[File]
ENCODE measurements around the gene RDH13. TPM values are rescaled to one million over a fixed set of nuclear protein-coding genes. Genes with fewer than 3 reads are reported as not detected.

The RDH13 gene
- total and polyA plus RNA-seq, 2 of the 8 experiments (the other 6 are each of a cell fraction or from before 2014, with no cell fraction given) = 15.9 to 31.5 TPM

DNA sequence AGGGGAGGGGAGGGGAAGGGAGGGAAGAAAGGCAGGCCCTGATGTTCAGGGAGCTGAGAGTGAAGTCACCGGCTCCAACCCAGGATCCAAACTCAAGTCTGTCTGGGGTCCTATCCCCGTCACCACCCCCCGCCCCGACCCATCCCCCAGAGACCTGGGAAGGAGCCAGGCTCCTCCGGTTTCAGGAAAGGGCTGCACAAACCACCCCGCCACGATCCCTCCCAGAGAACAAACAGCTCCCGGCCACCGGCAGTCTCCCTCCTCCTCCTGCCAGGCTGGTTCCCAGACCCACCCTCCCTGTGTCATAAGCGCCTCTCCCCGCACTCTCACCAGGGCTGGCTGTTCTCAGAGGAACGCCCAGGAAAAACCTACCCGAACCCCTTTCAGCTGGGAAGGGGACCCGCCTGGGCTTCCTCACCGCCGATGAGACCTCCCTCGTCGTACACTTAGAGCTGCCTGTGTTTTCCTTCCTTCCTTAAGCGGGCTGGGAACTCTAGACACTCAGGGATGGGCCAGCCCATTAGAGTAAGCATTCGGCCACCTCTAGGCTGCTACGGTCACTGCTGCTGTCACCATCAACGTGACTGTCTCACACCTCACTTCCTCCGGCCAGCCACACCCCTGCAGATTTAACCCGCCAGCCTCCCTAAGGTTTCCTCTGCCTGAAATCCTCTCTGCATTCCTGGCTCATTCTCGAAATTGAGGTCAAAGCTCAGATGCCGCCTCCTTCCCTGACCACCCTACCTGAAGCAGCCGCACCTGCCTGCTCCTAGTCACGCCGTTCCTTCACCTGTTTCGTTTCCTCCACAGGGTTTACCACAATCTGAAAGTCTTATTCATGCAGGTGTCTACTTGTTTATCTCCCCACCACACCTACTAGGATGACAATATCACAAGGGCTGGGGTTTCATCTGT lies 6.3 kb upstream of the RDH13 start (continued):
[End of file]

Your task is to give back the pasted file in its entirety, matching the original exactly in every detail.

ENCODE measurements around the gene RDH13. TPM values are rescaled to one million over a fixed set of nuclear protein-coding genes. Genes with fewer than 3 reads are reported as not detected.

The RDH13 gene
- total and polyA plus RNA-seq, 2 of the 8 experiments (the other 6 are each of a cell fraction or from before 2014, with no cell fraction given) = 15.9 to 31.5 TPM

DNA sequence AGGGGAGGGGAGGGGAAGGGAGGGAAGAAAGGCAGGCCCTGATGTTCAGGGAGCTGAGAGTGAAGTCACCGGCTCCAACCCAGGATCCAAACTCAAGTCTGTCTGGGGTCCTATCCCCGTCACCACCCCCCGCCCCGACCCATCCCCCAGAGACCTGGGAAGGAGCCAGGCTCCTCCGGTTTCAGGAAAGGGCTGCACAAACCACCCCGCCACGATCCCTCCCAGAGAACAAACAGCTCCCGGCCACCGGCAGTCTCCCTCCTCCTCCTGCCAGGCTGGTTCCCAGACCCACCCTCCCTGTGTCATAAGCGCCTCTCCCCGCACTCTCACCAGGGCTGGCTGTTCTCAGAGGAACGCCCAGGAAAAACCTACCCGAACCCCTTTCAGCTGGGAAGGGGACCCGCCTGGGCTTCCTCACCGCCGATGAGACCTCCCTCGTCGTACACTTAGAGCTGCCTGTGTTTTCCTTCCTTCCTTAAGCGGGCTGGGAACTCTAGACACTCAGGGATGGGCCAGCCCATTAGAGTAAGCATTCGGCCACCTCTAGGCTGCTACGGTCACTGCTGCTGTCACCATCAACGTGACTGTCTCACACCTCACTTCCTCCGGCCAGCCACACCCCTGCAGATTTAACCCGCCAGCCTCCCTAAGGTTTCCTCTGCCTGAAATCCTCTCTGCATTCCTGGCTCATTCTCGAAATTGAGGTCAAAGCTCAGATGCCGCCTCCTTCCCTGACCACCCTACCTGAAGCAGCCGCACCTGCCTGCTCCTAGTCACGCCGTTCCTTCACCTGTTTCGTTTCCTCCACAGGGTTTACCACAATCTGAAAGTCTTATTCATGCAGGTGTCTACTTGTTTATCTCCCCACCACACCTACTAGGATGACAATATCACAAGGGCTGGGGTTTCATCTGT lies 6.3 kb upstream of the RDH13 start (continued):